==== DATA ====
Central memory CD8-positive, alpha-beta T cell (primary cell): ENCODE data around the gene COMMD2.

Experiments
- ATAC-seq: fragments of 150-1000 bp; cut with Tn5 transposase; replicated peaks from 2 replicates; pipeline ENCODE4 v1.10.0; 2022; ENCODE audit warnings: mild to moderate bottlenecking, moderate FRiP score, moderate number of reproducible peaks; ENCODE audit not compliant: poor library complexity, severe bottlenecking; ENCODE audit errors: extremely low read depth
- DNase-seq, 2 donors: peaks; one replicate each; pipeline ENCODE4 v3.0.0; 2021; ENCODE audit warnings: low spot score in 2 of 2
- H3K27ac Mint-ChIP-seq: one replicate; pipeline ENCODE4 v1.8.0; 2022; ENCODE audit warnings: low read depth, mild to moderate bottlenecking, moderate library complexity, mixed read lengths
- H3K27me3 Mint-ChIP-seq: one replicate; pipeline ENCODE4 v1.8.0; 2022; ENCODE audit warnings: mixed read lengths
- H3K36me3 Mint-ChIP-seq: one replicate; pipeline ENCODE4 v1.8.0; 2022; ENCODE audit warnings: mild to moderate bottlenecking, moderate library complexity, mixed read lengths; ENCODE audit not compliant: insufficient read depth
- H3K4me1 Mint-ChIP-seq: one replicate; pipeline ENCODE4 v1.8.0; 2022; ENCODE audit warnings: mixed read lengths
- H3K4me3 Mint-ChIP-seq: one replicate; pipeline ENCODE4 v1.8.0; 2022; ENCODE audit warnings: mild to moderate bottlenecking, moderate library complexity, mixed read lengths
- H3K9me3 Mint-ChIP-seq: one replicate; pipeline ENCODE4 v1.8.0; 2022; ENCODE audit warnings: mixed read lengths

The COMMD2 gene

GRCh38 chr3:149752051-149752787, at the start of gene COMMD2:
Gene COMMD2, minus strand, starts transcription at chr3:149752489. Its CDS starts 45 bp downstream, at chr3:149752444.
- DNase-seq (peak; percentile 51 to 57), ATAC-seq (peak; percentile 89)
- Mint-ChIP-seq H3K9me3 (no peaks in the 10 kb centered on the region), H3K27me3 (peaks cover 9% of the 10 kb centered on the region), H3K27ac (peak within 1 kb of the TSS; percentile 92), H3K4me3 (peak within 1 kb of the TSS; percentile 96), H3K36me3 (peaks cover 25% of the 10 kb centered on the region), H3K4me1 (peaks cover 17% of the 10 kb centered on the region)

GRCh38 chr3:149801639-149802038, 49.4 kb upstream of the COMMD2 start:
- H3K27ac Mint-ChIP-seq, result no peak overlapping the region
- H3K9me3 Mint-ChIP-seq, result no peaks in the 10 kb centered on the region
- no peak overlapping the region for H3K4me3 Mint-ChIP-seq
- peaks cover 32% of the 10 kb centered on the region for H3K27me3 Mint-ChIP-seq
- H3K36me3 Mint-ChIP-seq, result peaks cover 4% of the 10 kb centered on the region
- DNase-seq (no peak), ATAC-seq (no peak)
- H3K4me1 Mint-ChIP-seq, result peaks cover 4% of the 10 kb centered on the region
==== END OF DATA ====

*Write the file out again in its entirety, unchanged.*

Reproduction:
Central memory CD8-positive, alpha-beta T cell (primary cell): ENCODE data around the gene COMMD2.

Experiments
- ATAC-seq: fragments of 150-1000 bp; cut with Tn5 transposase; replicated peaks from 2 replicates; pipeline ENCODE4 v1.10.0; 2022; ENCODE audit warnings: mild to moderate bottlenecking, moderate FRiP score, moderate number of reproducible peaks; ENCODE audit not compliant: poor library complexity, severe bottlenecking; ENCODE audit errors: extremely low read depth
- DNase-seq, 2 donors: peaks; one replicate each; pipeline ENCODE4 v3.0.0; 2021; ENCODE audit warnings: low spot score in 2 of 2
- H3K27ac Mint-ChIP-seq: one replicate; pipeline ENCODE4 v1.8.0; 2022; ENCODE audit warnings: low read depth, mild to moderate bottlenecking, moderate library complexity, mixed read lengths
- H3K27me3 Mint-ChIP-seq: one replicate; pipeline ENCODE4 v1.8.0; 2022; ENCODE audit warnings: mixed read lengths
- H3K36me3 Mint-ChIP-seq: one replicate; pipeline ENCODE4 v1.8.0; 2022; ENCODE audit warnings: mild to moderate bottlenecking, moderate library complexity, mixed read lengths; ENCODE audit not compliant: insufficient read depth
- H3K4me1 Mint-ChIP-seq: one replicate; pipeline ENCODE4 v1.8.0; 2022; ENCODE audit warnings: mixed read lengths
- H3K4me3 Mint-ChIP-seq: one replicate; pipeline ENCODE4 v1.8.0; 2022; ENCODE audit warnings: mild to moderate bottlenecking, moderate library complexity, mixed read lengths
- H3K9me3 Mint-ChIP-seq: one replicate; pipeline ENCODE4 v1.8.0; 2022; ENCODE audit warnings: mixed read lengths

The COMMD2 gene

GRCh38 chr3:149752051-149752787, at the start of gene COMMD2:
Gene COMMD2, minus strand, starts transcription at chr3:149752489. Its CDS starts 45 bp downstream, at chr3:149752444.
- DNase-seq (peak; percentile 51 to 57), ATAC-seq (peak; percentile 89)
- Mint-ChIP-seq H3K9me3 (no peaks in the 10 kb centered on the region), H3K27me3 (peaks cover 9% of the 10 kb centered on the region), H3K27ac (peak within 1 kb of the TSS; percentile 92), H3K4me3 (peak within 1 kb of the TSS; percentile 96), H3K36me3 (peaks cover 25% of the 10 kb centered on the region), H3K4me1 (peaks cover 17% of the 10 kb centered on the region)

GRCh38 chr3:149801639-149802038, 49.4 kb upstream of the COMMD2 start:
- H3K27ac Mint-ChIP-seq, result no peak overlapping the region
- H3K9me3 Mint-ChIP-seq, result no peaks in the 10 kb centered on the region
- no peak overlapping the region for H3K4me3 Mint-ChIP-seq
- peaks cover 32% of the 10 kb centered on the region for H3K27me3 Mint-ChIP-seq
- H3K36me3 Mint-ChIP-seq, result peaks cover 4% of the 10 kb centered on the region
- DNase-seq (no peak), ATAC-seq (no peak)
- H3K4me1 Mint-ChIP-seq, result peaks cover 4% of the 10 kb centered on the region